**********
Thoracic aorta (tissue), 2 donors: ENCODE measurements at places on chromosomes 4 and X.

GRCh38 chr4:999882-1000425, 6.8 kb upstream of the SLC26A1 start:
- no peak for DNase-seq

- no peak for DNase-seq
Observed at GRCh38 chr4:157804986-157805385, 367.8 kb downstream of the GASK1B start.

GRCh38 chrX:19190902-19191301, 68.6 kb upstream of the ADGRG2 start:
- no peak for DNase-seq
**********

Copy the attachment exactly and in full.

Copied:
Thoracic aorta (tissue), 2 donors: ENCODE measurements at places on chromosomes 4 and X.

GRCh38 chr4:999882-1000425, 6.8 kb upstream of the SLC26A1 start:
- no peak for DNase-seq

- no peak for DNase-seq
Observed at GRCh38 chr4:157804986-157805385, 367.8 kb downstream of the GASK1B start.

GRCh38 chrX:19190902-19191301, 68.6 kb upstream of the ADGRG2 start:
- no peak for DNase-seq